Interview with Artist Will Simpson

While we’ve got the legendary Will Simpson touring our stores we thought we’d pin him down and ask him a few questions!

  1. You’ve spent a long time storyboarding Game of Thrones and other media properties. How had that changed your style and approach to storytelling?

I don’t know if working on big film and tv projects had changed my storytelling that much, I mean having the ability to tell a story was one of the reasons I got film jobs. All the comic strips over the years really helped. My knowledge of working through scripts for planning comic pages was just inbuilt.
All my years of watching movies as I worked on my drawing creates a logic in being dramatic! I guess the one thing will be less crossing the lines of sight. It needs to make sense on a comic page too, I’m slightly more conscious…though being unconscious often, may also help! Ha! Instinct has a lot to answer for!

  1. How does it feel coming back to more regular comics work, and what differences do you notice in yourself and the industry?

It actually feels like I’ve stepped back into the fun I used to have, when I started off telling stories, rather than coming back to regular comics work. I’m still only working on my own deadlines just now, ‘cause I’m actually pretty good at self motivation when I’m not doing film work. Mostly, these days, I’m seeing comics as tv and film productions, which in some ways is great as tech has opened the door for all the fantastical things that originally in comics, but that’s the crunch though, comics are where most of the lasting ideas have come from and yet it still is an under-appreciated medium, not for the wonderful true fans with taste and understanding that know how great a comic strip can be, no matter what format is labelled on the version, a comic strip is still told with script and amazing artwork, at it’s best, whether standard comic, newspaper strip, graphic collected album, graphic novel, independent underground, these are all created by very dedicated people. I love a comic to be a comic though, not necessarily instantly aimed at tv or movies, that’s the extra bonus and I have no issue with that progression, but the comics I still tend to read always were comics. Mind you, I did love Netflix’s Daredevil and Punisher series. They kept the heart, as does Preacher and The Boys.
As to the industry, I’m still finding out. It doesn’t feel as safe as it used to…and it wasn’t safe then! It seems, there’s a big onus on creators doing it themselves.

  1. You’ve had a long history with vampires in comics, so what sets VMT apart from the rest?

Ahhhhhhh, that long vampire history…I always loved vampire characters from my first viewing of Bela Lugosi Dracula’s, B/w history and all the other classics, Boris Karloff’s Frankenstein and Lon Chaney jr’s Werewolf, the brilliant Cat People, the original (and Nastassja Kinski’s version where the Bowie track grabs from the beginning) and then the Christopher Lee Dracula that used to creep me out as a child, vampires have always been a big part of my entertainment. My mother got me Bram Stoker’s Dracula from the library, when I was an eleven year old, week long, sick kid, trapped in my room and she figured the book would perk me up! Truly brilliant thought process! I’ve re-read it a couple of times since. After all my comic drawing, stepping into real horror with Garth Ennis on Hellblazer, primed me beautifully to come up with Vamps with Elaine Lee, for DC’s Vertigo. Elaine was a dream to work with but when DC didn’t capitalise on our epic biking vamps, it left an unfinished vampire psyche that I never quite got away from. I went on to do lots of movie work and tv series’s, having a giant 10 year stint on ‘Game Of Thrones’, doing early concepts and eight seasons of storyboarding, some documentary work, like ‘Better Things’ with Maria Cabardo and as Elaine went on with her amazing ‘Starstruck’ work and the gaming world and we would occasionally push at DC to think more ‘Vamps’, it was just a giant stall.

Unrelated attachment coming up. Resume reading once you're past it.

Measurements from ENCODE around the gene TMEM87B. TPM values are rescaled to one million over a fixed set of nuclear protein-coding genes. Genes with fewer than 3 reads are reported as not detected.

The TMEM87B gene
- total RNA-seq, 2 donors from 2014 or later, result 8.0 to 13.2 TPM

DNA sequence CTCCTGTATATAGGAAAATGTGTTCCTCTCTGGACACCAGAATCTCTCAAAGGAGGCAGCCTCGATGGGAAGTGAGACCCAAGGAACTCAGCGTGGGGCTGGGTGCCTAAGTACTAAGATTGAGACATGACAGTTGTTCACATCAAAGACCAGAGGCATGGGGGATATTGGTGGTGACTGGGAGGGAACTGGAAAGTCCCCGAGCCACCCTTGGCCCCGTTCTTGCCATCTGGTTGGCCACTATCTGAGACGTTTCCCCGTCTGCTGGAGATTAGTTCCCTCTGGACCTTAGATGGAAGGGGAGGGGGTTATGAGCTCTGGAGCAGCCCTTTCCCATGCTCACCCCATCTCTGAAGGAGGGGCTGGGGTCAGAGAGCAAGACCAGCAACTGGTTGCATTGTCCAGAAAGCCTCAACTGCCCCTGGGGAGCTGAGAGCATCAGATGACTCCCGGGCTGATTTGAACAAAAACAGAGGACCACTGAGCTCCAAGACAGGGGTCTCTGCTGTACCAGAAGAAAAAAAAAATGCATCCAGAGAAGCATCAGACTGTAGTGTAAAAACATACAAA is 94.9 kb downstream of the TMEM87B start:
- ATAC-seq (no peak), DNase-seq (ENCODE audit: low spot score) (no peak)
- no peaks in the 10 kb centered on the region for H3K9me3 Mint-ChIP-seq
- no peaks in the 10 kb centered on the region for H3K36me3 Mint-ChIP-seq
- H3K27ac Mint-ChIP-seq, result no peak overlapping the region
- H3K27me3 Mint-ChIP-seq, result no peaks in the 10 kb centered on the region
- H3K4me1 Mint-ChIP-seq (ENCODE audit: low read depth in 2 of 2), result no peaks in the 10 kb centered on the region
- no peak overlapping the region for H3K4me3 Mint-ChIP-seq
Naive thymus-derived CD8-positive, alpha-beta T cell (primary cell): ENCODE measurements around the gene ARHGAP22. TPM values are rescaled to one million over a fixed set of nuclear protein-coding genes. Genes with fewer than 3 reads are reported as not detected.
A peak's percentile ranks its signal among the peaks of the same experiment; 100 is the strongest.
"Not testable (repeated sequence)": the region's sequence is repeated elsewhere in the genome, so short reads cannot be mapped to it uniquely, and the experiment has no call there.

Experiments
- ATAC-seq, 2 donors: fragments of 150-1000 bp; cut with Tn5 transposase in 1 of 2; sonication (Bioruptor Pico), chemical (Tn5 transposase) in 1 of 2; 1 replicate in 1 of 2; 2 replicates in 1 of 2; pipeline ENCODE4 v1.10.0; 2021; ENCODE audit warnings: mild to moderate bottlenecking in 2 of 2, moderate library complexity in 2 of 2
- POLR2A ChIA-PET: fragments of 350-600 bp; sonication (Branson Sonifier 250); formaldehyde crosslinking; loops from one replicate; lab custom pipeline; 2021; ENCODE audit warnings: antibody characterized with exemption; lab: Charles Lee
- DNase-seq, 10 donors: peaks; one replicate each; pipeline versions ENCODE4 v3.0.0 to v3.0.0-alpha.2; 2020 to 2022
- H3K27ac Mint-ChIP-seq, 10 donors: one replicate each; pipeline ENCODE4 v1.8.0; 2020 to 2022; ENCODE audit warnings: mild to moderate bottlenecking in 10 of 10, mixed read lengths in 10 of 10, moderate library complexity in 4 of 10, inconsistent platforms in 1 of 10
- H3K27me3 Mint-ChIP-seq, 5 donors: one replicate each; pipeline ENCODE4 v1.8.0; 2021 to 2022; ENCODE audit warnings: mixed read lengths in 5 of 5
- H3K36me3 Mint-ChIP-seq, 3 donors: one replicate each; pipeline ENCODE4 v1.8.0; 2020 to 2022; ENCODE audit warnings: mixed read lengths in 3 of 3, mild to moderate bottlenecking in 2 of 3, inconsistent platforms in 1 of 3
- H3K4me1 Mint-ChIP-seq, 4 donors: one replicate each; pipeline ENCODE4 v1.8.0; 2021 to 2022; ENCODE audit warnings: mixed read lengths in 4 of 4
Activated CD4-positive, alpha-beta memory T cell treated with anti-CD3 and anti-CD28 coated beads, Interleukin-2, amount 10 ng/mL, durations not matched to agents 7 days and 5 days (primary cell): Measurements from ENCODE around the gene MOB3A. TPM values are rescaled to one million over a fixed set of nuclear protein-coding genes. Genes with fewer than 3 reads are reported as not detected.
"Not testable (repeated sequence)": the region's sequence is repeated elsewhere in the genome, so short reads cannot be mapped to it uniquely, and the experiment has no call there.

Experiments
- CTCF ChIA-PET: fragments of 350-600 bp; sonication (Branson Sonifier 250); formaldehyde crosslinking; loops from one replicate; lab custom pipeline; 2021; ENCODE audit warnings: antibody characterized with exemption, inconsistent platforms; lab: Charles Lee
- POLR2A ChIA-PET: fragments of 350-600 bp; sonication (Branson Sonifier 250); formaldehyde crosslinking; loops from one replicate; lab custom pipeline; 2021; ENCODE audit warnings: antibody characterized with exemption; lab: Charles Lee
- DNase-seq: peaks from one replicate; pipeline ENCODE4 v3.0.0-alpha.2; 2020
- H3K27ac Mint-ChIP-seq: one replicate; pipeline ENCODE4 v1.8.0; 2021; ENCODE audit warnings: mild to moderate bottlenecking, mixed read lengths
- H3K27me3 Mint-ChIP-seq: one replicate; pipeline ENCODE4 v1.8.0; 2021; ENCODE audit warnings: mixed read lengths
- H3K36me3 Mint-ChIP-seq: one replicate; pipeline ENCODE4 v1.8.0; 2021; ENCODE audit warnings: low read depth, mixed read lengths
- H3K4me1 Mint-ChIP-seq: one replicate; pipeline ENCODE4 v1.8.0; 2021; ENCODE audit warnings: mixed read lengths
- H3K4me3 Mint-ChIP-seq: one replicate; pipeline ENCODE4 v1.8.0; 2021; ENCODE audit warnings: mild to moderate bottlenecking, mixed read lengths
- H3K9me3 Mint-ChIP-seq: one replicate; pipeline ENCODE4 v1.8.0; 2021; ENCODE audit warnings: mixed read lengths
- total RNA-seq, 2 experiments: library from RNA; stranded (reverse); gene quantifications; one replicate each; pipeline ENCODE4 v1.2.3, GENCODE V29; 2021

So, I started following a little track of my own. I’d been writing film projects, turning out a couple of short films, which I got to direct and generating feature film scripts, (animation in there too, with my brother, computer head Ken). Some of these tales were definitely comic stories and I just let them evolve in-between my celluloid work. Thankfully encouraged by Alexander Finbow, who I’d done the previous two ‘24 Hrs In London’ stories for Renegade, I allowed VMT to build.

In some ways, I guess it’s a reaction to my big corporate experience but more so, a vehicle for me to explore some of the things that are horrible to me. Vampires are the outsiders, the separated, those that are elevated from the matter of things, while still trapped by their…‘condition’! I just didn’t want to have my vampires sparkle! I wanted to bring myself back to being influenced by Dracula, Lost Boys and Near Dark…and ‘Vamps’. The thing is, when all the storylines seem to be done, the big thing that is different and of value, is the individual approach, the characters becoming, their state of being and that’s what makes our worlds unique. It’s probably so much more about questioning our world’s flaws, being revolted or repulsed by things I don’t actually like and thrilled by horrors, where problems are solved kinda directly! It’s also a want to continue with the vampire world in my form rather than trying to separate from what’s gone before! It’ll still deal in blood. I guess I’m just a hopeless fanboy of all things canine!

Catch Will this Saturday (November 12th 2022) at our Glasgow store!

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